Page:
More than a dozen nations have banned the distribution of Disney-Lightyear. Pixar’s Saudi Arabia, the United Arab Emirates (UAE), Lebanon, and Kuwait are among the nations that have banned the cartoon spin-off owing to the inclusion of a same-sex romance, reports PinkNews. Keke Palmer, a previous Bustle cover star who plays the major role in Lightyear, talked to Newsweek about her ambitions for the film’s portrayal of Lightyear and his same-sex partner.
She said that she thinks that children will “enjoy” the inclusion of the same-sex connection between the characters of Hawthorne (voiced by Uzo Aduba) and her lover in the Disney-Pixar picture. For today’s youth and those who will follow, the very presence of such an environment “simply normalizes what has always been there.”
Lightyear, according to Palmer, is merely expressing “what our world has always looked like” by having a same-sex partnership in the novel. Continuing, the actor said, “If you assume that this is the movie that Andy saw [in 1995], then it’s like these folks were always a part of the story, and so it’s good to make sure that that is portrayed in cinema.”
This choice to include a same-sex relationship in the cartoon was made by the film’s producer, Galyn Susman. She explained that she believes it is a “great chance” to help LGBTQ+ children feel accepted.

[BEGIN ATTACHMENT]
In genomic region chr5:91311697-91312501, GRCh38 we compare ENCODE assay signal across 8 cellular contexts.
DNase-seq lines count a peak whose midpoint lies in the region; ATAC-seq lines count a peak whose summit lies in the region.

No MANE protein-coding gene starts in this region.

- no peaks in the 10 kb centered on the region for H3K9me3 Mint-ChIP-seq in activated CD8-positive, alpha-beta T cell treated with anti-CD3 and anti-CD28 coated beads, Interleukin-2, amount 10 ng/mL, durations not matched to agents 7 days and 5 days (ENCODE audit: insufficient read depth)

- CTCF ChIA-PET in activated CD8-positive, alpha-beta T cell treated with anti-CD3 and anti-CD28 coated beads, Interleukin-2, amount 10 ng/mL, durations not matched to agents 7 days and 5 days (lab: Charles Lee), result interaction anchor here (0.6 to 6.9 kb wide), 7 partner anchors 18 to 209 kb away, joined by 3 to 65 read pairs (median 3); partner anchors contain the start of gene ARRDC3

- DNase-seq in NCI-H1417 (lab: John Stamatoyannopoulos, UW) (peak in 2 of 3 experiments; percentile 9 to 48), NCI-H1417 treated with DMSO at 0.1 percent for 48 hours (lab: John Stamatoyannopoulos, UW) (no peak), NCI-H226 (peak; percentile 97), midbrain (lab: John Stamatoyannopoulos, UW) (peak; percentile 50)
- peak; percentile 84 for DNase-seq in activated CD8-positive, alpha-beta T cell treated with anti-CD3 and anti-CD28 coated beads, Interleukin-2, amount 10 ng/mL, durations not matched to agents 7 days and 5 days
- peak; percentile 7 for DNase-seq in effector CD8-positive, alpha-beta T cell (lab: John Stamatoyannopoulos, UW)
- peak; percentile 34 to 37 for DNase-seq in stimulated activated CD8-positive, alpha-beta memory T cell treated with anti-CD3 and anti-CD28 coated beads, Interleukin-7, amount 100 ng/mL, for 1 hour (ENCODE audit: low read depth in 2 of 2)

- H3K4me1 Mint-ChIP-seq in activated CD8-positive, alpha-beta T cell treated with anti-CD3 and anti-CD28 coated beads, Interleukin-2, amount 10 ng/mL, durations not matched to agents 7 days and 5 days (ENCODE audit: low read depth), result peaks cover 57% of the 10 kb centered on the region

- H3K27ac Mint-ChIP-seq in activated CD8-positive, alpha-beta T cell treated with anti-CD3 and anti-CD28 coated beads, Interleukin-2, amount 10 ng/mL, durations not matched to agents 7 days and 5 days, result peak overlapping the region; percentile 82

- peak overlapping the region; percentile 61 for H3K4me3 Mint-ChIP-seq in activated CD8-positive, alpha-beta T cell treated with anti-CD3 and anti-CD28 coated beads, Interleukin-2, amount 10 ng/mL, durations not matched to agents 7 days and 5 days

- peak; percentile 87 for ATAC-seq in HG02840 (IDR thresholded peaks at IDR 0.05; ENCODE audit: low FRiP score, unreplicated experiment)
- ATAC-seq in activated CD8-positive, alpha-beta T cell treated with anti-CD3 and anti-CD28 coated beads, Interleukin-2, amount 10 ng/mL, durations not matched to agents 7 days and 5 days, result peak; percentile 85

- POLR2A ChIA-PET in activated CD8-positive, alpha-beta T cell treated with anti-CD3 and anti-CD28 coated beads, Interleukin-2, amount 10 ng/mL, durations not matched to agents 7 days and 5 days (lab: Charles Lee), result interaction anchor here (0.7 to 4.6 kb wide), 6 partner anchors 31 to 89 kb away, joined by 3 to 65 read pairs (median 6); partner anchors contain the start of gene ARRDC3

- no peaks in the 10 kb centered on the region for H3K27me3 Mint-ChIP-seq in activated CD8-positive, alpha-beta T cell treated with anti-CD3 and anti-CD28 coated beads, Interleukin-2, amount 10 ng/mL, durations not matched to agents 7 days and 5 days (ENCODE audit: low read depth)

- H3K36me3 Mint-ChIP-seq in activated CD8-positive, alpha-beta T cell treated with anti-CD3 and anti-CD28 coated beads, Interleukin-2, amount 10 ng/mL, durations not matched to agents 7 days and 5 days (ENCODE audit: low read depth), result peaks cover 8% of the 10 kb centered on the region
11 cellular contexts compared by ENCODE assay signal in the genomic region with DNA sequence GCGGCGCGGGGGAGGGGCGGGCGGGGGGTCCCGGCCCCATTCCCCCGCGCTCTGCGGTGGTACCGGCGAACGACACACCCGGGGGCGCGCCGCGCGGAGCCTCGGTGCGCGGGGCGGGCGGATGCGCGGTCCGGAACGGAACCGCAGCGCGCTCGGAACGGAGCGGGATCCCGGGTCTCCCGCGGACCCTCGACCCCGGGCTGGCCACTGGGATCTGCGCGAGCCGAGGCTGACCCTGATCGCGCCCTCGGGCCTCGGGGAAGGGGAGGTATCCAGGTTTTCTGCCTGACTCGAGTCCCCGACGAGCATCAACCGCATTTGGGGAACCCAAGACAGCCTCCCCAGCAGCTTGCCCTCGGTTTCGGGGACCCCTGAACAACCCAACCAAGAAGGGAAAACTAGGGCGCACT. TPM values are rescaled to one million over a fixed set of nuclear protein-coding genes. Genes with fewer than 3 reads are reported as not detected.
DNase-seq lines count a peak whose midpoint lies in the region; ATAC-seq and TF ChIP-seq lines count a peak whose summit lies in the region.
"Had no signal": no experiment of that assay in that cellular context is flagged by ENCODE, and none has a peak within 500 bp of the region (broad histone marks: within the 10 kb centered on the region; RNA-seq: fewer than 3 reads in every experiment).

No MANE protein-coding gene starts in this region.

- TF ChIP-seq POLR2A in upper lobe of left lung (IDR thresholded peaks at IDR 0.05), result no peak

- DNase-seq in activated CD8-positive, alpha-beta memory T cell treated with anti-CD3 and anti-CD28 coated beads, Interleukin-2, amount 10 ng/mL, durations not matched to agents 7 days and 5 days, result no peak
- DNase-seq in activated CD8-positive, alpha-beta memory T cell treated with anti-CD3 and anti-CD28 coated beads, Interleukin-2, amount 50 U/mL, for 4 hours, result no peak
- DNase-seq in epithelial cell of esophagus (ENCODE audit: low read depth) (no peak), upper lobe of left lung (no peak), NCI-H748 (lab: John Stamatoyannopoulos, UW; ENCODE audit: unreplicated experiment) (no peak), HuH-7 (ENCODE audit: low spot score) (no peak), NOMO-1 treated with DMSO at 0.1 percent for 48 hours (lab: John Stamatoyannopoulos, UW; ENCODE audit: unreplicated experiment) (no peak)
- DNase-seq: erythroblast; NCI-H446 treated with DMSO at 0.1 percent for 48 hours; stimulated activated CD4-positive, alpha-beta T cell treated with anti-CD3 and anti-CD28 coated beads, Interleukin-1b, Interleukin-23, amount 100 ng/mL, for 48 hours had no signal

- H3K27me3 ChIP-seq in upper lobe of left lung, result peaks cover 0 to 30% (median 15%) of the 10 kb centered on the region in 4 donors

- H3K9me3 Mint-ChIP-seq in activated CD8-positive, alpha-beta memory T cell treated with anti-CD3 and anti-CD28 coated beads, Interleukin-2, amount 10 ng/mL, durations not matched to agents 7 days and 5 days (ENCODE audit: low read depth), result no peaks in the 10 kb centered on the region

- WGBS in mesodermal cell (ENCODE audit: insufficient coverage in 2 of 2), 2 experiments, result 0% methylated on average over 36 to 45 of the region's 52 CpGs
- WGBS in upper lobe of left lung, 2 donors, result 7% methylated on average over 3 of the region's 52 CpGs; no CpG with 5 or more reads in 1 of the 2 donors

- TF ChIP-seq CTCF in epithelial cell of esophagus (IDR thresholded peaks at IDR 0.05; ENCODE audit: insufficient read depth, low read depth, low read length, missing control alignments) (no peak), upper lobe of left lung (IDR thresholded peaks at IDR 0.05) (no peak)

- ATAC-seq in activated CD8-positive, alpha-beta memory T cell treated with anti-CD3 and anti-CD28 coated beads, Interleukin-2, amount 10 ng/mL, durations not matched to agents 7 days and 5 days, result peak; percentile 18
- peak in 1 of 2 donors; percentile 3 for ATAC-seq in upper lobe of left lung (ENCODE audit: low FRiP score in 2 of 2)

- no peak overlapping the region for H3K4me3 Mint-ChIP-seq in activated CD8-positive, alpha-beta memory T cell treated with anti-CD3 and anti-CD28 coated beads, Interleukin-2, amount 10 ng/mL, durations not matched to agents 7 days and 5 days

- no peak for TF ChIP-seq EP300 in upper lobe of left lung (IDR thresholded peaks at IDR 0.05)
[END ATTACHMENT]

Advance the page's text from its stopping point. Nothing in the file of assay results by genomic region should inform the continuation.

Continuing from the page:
Newsweek quoted Susman as saying, “I think that every kid wants to see themselves on the screen when they watch a movie.” For youngsters who haven’t seen much of themselves, especially in animated films, the concept of sitting in the theatre and saying to themselves, “Wow that’s me and I feel seen and I feel represented” is a powerful thing.
One of the countries that prohibited public screenings of Buzz Lightyear was the United Arab Emirates. The UAE’s Media Regulatory Office stated in a statement that the video “violates the country’s media content requirements.”
According to The Hollywood Reporter, a sequence in the prequel spin-off that featured a same-sex kiss was originally cut from the picture. However, the decision was eventually reversed after a wave of criticism and charges of banning “overtly gay affection.”